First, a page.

• Write a thank-you note. You can make yourself happier and nurture your relationship with another person by writing a thank-you letter expressing your enjoyment and appreciation of that person’s impact on your life. Send it, or better yet, deliver and read it in person if possible. Make a habit of sending at least one gratitude letter a month. Once in a while, write one to yourself.
  • Thank someone mentally. No time to write? It may help just to think about someone who has done something nice for you, and mentally thank the individual.
  • Keep a gratitude journal. Make it a habit to write down, or share with a loved one, thoughts about the gifts you’ve received each day.
  • Count your blessings. Pick a time every week to sit down and write about your blessings — reflecting on what went right or what you are grateful for. Sometimes it helps to pick a number — such as three to five things — that you will identify each week. As you write, be specific and think about the sensations you felt when something good happened to you.
  • Pray. People who are spiritual can use prayer to express gratitude to God.
  • Meditate. Mindfulness meditation involves focusing on the present moment without judgment. Although people often focus on a word or phrase (such as “peace”), it is also possible to focus on what you’re grateful for (the warmth of the sun, being one with God, etc.).

Gratitude to God

Another word for gratitude, that we can borrow from the Hebrew, is dayenu. The word is from a Jewish song that has been a key part of the Passover celebration for over 1000 years. It means “it would have been enough“, and functions within the retelling of the story of God‘s goodness over the generations:

If God had brought us out of Egypt, dayenu….it would have been enough

If God had split the Sea for us, dayenu…. it would have been enough,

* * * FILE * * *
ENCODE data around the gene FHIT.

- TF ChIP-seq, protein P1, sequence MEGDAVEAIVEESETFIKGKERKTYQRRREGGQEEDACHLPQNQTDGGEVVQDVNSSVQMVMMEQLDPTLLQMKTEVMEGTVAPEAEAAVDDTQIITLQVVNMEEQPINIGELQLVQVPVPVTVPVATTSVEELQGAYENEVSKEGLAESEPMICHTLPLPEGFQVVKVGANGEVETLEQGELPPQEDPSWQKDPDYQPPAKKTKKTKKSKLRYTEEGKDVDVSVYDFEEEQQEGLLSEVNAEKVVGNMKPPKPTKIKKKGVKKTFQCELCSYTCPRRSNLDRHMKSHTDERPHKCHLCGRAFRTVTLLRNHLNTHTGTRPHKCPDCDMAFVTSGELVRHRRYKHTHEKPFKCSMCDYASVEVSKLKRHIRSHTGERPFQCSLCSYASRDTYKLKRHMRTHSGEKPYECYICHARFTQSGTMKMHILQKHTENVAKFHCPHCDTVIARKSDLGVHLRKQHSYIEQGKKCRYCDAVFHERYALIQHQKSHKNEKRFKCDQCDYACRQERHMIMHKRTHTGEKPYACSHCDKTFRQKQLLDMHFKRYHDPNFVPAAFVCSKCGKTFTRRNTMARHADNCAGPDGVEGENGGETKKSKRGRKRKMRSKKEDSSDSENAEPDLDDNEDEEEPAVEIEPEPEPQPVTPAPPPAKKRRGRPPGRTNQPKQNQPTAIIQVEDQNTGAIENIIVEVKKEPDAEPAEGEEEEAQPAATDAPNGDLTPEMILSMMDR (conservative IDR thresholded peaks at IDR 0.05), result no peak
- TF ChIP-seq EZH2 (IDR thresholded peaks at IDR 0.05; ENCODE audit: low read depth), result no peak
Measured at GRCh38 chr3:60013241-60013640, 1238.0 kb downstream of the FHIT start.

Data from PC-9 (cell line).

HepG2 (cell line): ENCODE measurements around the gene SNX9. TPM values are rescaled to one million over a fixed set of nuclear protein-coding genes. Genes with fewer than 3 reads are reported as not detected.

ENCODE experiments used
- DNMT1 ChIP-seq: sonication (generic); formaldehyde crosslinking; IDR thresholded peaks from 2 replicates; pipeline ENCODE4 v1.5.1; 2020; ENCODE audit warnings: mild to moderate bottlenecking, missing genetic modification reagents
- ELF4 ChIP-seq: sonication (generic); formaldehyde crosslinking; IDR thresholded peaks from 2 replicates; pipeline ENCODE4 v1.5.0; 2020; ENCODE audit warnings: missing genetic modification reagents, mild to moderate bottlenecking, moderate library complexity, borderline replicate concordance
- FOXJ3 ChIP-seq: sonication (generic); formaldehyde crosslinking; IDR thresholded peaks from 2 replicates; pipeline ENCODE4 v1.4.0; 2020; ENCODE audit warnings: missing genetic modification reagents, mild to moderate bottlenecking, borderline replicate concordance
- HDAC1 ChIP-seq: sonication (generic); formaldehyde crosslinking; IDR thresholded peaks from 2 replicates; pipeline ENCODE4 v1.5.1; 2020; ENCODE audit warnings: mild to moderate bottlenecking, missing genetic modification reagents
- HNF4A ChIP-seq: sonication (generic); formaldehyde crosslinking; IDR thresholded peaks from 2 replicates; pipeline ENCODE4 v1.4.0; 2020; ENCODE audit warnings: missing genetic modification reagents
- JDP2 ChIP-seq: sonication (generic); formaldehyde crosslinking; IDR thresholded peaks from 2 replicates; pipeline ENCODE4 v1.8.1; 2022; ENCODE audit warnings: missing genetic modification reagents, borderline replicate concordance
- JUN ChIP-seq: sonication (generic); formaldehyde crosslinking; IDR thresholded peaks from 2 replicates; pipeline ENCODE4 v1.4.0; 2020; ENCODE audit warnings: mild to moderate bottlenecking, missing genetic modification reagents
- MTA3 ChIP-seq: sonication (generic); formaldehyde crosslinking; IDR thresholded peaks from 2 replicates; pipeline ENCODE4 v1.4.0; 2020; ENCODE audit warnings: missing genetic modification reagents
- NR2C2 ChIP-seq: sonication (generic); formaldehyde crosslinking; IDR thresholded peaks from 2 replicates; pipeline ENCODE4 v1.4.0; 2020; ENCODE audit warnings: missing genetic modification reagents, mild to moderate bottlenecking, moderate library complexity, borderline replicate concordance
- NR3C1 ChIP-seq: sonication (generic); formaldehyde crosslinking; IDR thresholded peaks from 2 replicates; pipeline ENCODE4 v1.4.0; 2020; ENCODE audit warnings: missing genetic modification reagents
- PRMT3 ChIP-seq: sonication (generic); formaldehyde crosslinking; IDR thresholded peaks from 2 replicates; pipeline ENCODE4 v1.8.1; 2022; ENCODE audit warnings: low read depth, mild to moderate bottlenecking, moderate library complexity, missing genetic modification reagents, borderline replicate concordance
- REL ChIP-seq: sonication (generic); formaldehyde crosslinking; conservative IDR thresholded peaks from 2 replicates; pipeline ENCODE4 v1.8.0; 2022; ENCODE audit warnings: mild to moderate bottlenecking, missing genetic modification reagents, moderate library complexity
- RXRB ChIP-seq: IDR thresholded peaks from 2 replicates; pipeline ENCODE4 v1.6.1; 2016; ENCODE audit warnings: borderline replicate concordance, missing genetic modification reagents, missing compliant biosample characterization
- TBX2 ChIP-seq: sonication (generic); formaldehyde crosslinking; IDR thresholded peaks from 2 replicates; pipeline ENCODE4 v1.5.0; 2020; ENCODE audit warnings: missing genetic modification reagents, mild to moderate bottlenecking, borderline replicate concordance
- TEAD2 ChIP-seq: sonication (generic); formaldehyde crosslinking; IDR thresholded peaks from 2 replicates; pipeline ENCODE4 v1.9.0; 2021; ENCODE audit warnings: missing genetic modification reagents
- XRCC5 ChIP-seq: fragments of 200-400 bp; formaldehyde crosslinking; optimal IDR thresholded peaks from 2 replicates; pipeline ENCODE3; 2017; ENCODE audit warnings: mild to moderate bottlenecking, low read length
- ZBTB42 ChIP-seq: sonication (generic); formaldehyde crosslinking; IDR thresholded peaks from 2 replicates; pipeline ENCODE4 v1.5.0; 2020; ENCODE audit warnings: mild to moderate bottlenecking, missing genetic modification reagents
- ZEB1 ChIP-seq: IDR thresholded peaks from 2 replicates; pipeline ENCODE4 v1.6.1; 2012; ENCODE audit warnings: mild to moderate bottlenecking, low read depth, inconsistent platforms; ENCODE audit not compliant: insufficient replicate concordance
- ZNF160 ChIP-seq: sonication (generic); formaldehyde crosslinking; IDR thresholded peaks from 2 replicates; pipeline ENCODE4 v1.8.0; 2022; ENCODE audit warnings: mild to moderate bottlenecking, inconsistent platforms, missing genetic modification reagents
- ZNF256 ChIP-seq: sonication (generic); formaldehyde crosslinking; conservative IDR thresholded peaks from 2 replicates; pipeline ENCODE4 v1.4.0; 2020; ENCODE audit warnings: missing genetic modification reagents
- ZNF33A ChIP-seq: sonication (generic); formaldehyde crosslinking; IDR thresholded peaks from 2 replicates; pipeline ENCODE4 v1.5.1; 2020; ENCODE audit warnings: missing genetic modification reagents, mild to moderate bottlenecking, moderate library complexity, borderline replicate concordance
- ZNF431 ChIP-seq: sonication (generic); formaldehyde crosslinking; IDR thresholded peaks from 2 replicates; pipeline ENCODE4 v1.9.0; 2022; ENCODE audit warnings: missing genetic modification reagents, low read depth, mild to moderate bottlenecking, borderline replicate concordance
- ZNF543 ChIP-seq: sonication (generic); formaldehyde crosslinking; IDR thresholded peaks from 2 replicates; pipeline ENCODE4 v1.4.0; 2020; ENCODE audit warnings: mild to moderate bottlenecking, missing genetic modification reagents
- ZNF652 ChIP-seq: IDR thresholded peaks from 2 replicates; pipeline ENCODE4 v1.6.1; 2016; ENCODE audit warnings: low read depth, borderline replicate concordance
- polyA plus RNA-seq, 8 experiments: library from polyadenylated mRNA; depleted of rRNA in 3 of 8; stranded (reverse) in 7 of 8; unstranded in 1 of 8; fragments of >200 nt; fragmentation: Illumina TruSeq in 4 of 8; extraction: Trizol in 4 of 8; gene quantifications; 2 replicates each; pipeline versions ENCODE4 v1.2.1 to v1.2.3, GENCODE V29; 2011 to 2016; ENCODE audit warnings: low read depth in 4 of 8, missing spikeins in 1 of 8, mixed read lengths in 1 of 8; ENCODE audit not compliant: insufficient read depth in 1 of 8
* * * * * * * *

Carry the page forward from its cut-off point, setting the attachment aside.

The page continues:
If God had led us through on dryland, dayenu…. it would have been enough.

If God had provided for our needs in the wilderness for 40 years, dayenu…. it would have been enough.

If God had fed us manna, dayenu…. it would have been enough.

If God had given us Shabbat, dayenu…. it would have been enough.

If God had led us to Mt Sinai, dayenu…. it would have been enough.

If God had given us the Torah, dayenu….it would have been enough.

Singing this song fills one with a sense of surplus, of being super abundantly blessed, and being saturated with good things, of one’s cup being full and running over. And it fills one with a corresponding appreciation of Gods unlimited generosity.

Conclusion

Gratitude is a way for people to appreciate what they have instead of always reaching for something new in the hopes it will make them happier, or thinking they can’t feel satisfied until every physical and material need is met. Gratitude helps people refocus on what they have instead of what they lack. And, although it may feel contrived at first, this mental state grows stronger with use and practice.

How long is your gratitude list, now?

Relevant Scripture:

A Psalm for giving thanks. Make a joyful noise to the Lord, all the earth! Serve the Lord with gladness! Come into his presence with singing! Know that the Lord, he is God! It is he who made us, and we are his; we are his people, and the sheep of his pasture. Enter his gates with thanksgiving, and his courts with praise! Give thanks to him; bless his name! For the Lord is good; his steadfast love endures forever, and his faithfulness to all generations. (Psalm 100:1-5)

But thanks be to God, who in Christ always leads us in triumphal procession, and through us spreads the fragrance of the knowledge of him everywhere. (2 Cor 2:14)

Rejoice always, pray without ceasing, give thanks in all circumstances; for this is the will of God in Christ Jesus for you. (1 Thes 5:16-18)

Oh, give thanks to the Lord; call upon his name; make known his deeds among the peoples! (Psalm 105:1)

Count it all joy, my brothers, when you meet trials of various kinds, for you know that the testing of your faith produces steadfastness. And let steadfastness have its full effect, that you may be perfect and complete, lacking in nothing. (James1:2-4)

We ought always to give thanks to God for you, brothers, as is right, because your faith is growing abundantly, and the love of every one of you for one another is increasing. (2 Thes 1:3)

References:

Harvard Medical School   https://www.health.harvard.edu/mind-and-mood/in-praise-of-gratitude

Psychology Today by Amy MorinWhat Mentally Strong People Don’t Do  https://www.psychologytoday.com/us/blog/what-mentally-strong-people-dont-do/201504/7-scientifically-proven-benefits-gratitude

Gretchen Bove, https://www.talkspace.com/blog/4-mental-health-benefits-of-gratitude-to-keep-in-mind-this-thanksgiving/

Naked Spirituality by Brian D McLaren